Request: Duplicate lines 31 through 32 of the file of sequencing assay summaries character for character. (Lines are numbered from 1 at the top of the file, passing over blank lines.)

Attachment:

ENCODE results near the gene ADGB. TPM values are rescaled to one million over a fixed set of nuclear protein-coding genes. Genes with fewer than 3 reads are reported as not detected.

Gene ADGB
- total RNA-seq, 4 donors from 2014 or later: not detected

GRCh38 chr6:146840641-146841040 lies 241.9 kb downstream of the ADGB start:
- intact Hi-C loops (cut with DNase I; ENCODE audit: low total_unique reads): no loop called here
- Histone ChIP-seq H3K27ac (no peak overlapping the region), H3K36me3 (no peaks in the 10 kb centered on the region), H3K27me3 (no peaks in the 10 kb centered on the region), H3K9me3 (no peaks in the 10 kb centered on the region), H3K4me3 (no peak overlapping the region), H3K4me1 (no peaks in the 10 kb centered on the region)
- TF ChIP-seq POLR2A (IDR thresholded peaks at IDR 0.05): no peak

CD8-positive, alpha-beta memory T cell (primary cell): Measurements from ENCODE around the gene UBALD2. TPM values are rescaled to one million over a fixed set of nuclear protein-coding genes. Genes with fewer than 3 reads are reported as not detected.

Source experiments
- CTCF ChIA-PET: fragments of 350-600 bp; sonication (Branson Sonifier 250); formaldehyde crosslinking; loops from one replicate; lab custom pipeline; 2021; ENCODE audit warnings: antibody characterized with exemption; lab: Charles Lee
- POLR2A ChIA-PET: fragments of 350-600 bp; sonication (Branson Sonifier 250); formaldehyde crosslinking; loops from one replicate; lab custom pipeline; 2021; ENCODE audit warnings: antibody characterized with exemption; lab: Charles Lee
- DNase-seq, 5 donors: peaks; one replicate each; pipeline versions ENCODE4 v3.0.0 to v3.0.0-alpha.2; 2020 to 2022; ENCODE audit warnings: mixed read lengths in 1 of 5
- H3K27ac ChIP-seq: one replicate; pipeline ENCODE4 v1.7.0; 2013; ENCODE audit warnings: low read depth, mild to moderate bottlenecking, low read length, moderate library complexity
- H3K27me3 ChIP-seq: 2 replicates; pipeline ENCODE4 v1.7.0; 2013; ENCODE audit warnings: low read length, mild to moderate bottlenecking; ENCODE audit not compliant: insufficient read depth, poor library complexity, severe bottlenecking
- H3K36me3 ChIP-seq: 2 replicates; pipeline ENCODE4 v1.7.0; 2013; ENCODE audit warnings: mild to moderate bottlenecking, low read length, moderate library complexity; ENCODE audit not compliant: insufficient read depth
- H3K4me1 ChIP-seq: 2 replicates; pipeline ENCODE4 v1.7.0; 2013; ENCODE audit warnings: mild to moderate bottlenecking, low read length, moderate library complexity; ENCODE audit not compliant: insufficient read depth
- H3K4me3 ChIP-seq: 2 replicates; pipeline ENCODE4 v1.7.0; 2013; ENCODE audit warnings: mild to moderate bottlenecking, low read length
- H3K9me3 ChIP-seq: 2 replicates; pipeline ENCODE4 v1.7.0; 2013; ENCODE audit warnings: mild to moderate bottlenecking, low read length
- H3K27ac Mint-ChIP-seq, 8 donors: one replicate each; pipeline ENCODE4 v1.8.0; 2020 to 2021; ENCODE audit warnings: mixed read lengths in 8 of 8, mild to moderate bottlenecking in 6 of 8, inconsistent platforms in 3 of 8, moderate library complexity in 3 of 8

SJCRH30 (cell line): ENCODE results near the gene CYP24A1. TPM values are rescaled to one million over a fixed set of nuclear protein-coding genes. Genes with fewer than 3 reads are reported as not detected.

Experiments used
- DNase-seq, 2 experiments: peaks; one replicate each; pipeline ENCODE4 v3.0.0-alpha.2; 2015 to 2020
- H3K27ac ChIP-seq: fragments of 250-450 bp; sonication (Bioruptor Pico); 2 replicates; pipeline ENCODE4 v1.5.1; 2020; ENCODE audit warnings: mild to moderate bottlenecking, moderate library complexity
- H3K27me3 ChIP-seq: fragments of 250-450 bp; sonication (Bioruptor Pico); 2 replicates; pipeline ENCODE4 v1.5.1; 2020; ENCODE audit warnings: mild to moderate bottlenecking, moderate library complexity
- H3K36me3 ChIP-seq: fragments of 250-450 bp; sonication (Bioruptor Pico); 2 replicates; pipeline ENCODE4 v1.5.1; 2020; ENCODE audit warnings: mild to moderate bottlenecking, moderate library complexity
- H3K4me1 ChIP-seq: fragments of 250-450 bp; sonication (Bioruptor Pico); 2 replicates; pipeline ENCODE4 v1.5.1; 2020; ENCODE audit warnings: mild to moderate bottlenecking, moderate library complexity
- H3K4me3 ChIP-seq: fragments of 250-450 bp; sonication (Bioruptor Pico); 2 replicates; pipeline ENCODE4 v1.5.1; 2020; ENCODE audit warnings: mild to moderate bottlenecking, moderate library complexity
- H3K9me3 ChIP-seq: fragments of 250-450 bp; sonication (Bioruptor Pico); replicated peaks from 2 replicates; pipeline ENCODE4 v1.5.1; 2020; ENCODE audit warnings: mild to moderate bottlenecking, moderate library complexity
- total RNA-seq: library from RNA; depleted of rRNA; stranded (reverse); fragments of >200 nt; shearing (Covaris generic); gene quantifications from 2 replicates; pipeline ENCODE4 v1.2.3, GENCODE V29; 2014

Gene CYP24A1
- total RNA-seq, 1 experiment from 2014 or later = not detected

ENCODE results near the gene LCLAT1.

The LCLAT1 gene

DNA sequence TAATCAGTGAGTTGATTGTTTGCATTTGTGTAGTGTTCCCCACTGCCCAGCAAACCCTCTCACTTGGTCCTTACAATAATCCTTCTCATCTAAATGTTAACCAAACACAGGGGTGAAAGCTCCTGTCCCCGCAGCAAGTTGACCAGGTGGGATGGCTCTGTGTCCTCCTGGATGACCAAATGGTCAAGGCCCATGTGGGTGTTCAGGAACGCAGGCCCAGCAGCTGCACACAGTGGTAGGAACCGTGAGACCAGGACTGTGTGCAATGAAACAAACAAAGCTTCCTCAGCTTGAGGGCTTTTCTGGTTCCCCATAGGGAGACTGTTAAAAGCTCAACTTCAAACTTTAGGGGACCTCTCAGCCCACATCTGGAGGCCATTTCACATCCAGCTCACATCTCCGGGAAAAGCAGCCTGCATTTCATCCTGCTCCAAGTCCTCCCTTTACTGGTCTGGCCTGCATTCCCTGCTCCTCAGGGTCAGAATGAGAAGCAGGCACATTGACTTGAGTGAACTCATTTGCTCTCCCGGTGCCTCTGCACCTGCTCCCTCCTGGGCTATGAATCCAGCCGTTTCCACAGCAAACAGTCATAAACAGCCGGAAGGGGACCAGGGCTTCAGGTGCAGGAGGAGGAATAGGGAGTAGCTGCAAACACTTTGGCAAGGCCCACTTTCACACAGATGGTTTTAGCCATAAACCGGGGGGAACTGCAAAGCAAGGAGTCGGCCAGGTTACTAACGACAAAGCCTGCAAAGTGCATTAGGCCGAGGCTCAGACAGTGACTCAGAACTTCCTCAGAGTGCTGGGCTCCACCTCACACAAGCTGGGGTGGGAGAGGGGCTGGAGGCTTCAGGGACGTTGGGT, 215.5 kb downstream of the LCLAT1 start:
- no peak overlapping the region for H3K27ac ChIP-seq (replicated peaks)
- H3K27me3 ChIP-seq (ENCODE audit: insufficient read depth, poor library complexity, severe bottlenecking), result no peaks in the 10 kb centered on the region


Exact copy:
- total RNA-seq, 1 experiment from 2014 or later = not detected

ENCODE results near the gene LCLAT1.